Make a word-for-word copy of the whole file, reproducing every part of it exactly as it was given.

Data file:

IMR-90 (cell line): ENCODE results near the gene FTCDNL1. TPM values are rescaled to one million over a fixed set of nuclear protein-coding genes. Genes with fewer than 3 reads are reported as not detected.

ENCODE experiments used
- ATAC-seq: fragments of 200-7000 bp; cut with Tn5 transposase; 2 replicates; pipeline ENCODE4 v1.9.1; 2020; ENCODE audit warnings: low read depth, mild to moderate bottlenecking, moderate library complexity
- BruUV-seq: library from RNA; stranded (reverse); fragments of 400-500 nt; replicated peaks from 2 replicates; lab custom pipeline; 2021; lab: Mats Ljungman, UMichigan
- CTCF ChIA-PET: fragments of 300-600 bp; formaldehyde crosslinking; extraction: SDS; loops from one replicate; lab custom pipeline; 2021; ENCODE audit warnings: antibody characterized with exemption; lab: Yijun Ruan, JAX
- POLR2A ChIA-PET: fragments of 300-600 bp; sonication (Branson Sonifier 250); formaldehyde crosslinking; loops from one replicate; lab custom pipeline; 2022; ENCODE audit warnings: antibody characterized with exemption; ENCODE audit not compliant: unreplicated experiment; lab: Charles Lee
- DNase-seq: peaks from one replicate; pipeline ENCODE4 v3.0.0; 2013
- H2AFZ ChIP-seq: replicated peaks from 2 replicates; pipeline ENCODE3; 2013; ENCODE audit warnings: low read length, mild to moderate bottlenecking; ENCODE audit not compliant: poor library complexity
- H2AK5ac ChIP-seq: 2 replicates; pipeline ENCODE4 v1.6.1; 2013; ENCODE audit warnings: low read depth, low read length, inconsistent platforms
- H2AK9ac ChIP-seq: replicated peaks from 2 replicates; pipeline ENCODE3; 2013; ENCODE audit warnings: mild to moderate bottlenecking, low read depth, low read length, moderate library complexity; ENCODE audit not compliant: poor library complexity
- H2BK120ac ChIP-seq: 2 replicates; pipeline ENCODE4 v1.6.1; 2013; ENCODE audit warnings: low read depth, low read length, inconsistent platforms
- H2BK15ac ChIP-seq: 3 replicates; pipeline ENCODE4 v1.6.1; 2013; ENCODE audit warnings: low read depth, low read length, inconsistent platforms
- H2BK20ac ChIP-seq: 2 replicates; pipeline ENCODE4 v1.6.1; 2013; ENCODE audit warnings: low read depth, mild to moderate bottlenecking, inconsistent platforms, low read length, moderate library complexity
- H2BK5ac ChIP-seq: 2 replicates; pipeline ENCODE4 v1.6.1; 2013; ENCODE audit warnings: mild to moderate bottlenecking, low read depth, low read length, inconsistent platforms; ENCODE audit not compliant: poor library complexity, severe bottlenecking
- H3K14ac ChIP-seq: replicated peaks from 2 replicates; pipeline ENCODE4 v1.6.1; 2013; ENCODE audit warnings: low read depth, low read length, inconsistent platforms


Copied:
IMR-90 (cell line): ENCODE results near the gene FTCDNL1. TPM values are rescaled to one million over a fixed set of nuclear protein-coding genes. Genes with fewer than 3 reads are reported as not detected.

ENCODE experiments used
- ATAC-seq: fragments of 200-7000 bp; cut with Tn5 transposase; 2 replicates; pipeline ENCODE4 v1.9.1; 2020; ENCODE audit warnings: low read depth, mild to moderate bottlenecking, moderate library complexity
- BruUV-seq: library from RNA; stranded (reverse); fragments of 400-500 nt; replicated peaks from 2 replicates; lab custom pipeline; 2021; lab: Mats Ljungman, UMichigan
- CTCF ChIA-PET: fragments of 300-600 bp; formaldehyde crosslinking; extraction: SDS; loops from one replicate; lab custom pipeline; 2021; ENCODE audit warnings: antibody characterized with exemption; lab: Yijun Ruan, JAX
- POLR2A ChIA-PET: fragments of 300-600 bp; sonication (Branson Sonifier 250); formaldehyde crosslinking; loops from one replicate; lab custom pipeline; 2022; ENCODE audit warnings: antibody characterized with exemption; ENCODE audit not compliant: unreplicated experiment; lab: Charles Lee
- DNase-seq: peaks from one replicate; pipeline ENCODE4 v3.0.0; 2013
- H2AFZ ChIP-seq: replicated peaks from 2 replicates; pipeline ENCODE3; 2013; ENCODE audit warnings: low read length, mild to moderate bottlenecking; ENCODE audit not compliant: poor library complexity
- H2AK5ac ChIP-seq: 2 replicates; pipeline ENCODE4 v1.6.1; 2013; ENCODE audit warnings: low read depth, low read length, inconsistent platforms
- H2AK9ac ChIP-seq: replicated peaks from 2 replicates; pipeline ENCODE3; 2013; ENCODE audit warnings: mild to moderate bottlenecking, low read depth, low read length, moderate library complexity; ENCODE audit not compliant: poor library complexity
- H2BK120ac ChIP-seq: 2 replicates; pipeline ENCODE4 v1.6.1; 2013; ENCODE audit warnings: low read depth, low read length, inconsistent platforms
- H2BK15ac ChIP-seq: 3 replicates; pipeline ENCODE4 v1.6.1; 2013; ENCODE audit warnings: low read depth, low read length, inconsistent platforms
- H2BK20ac ChIP-seq: 2 replicates; pipeline ENCODE4 v1.6.1; 2013; ENCODE audit warnings: low read depth, mild to moderate bottlenecking, inconsistent platforms, low read length, moderate library complexity
- H2BK5ac ChIP-seq: 2 replicates; pipeline ENCODE4 v1.6.1; 2013; ENCODE audit warnings: mild to moderate bottlenecking, low read depth, low read length, inconsistent platforms; ENCODE audit not compliant: poor library complexity, severe bottlenecking
- H3K14ac ChIP-seq: replicated peaks from 2 replicates; pipeline ENCODE4 v1.6.1; 2013; ENCODE audit warnings: low read depth, low read length, inconsistent platforms